The Board has taken an important step in its mandate under the Act by proposing rules regarding registration of non-U.S. audit firms that prepare, issue, or play a substantial role in the preparation or issuance of, audit reports relating to U.S. public companies. This step has raised concerns in the international community, and the Board has made efforts to address those concerns, through its roundtable meeting in March, through its public comment process and through meetings and discussions with foreign regulators. In response to these concerns, the Board made significant accommodations in its proposal, especially with regard to non-U.S. accounting firms, including changes eliminating the potential conflicts of law raised by the registration system, narrowing the scope of information to be provided, and extending the deadline for foreign firms to register. This approach is similar to the approach the Commission has taken in implementing other provisions of the Act, by allowing for certain accommodations.
The Board has acknowledge that it is still considering the nature of its oversight, especially with respect to foreign public accounting firms. The Commission encourages the Board to continue its reasoned approach when considering its oversight role, especially with respect to non-U.S. firms. In this regard, we applaud the Board's initiative to work with its foreign counterparts to find ways to accomplish the goals of the Act without subjecting foreign firms to unnecessary burdens or conflicting requirements.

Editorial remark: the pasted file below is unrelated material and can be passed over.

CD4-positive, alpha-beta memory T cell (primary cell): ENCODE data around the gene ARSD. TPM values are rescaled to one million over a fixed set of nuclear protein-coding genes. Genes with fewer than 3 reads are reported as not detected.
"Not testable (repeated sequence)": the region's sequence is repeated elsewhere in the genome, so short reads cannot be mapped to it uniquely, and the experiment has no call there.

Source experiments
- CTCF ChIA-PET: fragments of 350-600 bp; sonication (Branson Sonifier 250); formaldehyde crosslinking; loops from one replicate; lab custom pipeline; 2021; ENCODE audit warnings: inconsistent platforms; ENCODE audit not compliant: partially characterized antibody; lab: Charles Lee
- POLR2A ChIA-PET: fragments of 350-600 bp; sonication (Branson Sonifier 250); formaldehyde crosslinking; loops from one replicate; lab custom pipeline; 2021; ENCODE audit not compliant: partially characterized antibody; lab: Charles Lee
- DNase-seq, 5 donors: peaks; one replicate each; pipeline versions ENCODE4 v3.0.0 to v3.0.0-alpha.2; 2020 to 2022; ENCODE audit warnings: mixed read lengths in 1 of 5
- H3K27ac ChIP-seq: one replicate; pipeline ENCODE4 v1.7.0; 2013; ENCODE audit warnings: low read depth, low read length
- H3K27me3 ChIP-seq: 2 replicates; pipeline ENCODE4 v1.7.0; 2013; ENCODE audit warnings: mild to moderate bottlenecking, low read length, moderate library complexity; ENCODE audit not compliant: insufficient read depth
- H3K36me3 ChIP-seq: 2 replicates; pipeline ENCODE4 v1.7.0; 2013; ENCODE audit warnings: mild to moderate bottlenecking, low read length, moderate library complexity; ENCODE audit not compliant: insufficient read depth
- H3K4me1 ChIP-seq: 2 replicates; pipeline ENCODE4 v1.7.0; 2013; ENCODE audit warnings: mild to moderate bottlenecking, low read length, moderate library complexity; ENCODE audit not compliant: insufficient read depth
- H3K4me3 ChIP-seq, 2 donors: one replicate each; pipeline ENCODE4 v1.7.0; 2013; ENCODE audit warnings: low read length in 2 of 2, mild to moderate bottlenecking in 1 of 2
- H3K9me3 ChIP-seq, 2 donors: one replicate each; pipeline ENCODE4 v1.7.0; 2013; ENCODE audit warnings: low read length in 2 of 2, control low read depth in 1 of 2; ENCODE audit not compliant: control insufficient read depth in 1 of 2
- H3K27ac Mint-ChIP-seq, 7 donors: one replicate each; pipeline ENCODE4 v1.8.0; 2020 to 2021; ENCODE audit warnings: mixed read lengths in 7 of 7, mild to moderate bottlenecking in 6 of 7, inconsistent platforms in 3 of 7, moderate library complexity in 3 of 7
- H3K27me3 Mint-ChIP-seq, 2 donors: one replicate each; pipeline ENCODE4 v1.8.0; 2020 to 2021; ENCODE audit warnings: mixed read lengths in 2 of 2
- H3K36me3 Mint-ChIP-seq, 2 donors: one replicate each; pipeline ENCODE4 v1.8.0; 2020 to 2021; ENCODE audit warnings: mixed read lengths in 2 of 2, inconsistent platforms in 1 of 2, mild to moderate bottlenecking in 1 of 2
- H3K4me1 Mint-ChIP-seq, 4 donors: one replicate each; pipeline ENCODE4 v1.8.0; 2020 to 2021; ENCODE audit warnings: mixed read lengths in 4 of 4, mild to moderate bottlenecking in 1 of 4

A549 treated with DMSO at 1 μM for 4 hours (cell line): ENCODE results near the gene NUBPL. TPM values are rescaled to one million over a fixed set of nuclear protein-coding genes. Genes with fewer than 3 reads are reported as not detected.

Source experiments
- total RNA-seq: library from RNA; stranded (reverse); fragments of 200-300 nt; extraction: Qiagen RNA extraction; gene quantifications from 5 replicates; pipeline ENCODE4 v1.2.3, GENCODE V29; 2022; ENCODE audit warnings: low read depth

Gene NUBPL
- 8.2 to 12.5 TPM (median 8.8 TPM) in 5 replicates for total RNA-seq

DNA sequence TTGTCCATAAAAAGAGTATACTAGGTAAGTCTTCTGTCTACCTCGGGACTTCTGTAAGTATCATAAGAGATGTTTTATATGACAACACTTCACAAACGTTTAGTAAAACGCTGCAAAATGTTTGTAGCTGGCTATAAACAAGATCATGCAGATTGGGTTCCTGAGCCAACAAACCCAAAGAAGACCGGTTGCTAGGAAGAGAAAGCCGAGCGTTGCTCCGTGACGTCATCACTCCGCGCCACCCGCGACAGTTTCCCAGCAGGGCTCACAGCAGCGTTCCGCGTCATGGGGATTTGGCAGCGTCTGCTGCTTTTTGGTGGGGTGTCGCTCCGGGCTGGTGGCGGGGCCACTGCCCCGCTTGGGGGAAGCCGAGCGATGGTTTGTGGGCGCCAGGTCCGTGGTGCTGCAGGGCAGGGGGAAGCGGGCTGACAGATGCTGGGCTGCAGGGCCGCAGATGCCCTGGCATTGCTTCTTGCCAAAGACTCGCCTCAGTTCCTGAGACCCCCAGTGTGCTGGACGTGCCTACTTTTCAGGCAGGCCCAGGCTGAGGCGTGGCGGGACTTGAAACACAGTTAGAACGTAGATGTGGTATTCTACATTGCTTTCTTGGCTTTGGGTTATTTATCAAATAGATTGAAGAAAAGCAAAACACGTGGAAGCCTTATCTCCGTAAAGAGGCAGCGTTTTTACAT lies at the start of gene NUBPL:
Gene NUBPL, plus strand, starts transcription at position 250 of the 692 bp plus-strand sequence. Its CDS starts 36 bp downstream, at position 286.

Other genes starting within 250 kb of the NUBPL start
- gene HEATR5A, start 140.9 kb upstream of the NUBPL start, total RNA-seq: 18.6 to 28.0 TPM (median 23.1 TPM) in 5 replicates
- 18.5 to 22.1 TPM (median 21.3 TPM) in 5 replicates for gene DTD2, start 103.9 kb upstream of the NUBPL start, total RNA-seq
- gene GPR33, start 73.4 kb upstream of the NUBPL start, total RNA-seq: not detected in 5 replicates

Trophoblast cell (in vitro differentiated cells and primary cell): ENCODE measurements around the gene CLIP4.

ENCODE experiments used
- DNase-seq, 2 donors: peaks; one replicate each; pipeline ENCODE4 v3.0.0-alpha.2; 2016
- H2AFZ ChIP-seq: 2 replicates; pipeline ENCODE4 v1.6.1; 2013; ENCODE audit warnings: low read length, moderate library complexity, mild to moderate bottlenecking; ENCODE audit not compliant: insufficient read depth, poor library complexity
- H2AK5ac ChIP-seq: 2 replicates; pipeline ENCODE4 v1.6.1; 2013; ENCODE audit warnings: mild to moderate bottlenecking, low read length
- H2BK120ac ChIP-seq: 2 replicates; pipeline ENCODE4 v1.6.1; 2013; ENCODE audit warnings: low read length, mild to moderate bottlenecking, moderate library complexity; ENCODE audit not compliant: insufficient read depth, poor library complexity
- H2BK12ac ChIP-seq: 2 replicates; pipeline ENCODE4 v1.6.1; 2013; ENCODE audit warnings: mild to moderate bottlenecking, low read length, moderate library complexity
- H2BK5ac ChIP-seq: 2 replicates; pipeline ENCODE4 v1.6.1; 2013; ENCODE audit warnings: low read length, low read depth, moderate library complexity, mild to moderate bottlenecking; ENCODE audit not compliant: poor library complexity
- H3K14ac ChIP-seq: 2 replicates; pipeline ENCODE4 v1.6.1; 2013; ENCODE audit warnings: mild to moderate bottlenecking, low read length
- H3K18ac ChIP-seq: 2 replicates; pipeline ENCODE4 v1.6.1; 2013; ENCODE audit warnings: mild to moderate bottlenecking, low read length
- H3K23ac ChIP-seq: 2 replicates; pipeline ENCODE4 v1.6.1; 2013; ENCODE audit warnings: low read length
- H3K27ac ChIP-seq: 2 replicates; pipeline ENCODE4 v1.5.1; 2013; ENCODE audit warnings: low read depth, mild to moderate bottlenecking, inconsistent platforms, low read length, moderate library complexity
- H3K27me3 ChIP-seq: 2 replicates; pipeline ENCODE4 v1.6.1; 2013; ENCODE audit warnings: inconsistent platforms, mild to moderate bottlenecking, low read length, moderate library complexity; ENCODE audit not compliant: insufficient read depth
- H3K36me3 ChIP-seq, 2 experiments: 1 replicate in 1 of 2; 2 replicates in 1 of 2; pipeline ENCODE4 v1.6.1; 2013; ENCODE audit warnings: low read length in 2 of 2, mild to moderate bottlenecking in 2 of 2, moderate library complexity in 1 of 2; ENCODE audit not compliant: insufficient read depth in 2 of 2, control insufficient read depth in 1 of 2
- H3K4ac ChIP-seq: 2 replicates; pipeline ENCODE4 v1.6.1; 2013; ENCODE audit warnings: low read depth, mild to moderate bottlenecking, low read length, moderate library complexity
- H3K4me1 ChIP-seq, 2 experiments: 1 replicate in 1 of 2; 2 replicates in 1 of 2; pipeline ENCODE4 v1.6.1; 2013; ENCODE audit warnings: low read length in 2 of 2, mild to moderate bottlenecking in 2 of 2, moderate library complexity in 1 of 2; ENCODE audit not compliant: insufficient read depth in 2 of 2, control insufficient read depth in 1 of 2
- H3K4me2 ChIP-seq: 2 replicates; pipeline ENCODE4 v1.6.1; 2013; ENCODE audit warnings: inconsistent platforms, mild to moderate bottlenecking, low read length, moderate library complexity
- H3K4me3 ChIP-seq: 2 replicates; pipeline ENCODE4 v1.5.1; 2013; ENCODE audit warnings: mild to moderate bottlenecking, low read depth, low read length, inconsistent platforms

We urge the Board to continue its dialogue with oversight bodies outside the United States in order to try to find ways to reduce administrative burdens and coordinate in areas of common programmatic interest, such as annual reporting, inspections and discipline. We encourage the Board to move expeditiously to determine the nature and scope of its oversight over foreign public accounting firms. The Start Printed Page 43244Commission is cognizant that many countries have embarked on ambitious reforms with respect to auditor oversight, and that the International Organization of Securities Commissions has issued a statement noting the basics of robust and effective oversight. Given these developments, we are confident that the Board and its foreign counterparts will make progress in developing workable cooperative arrangements.
B. Other Aspects of the Registration System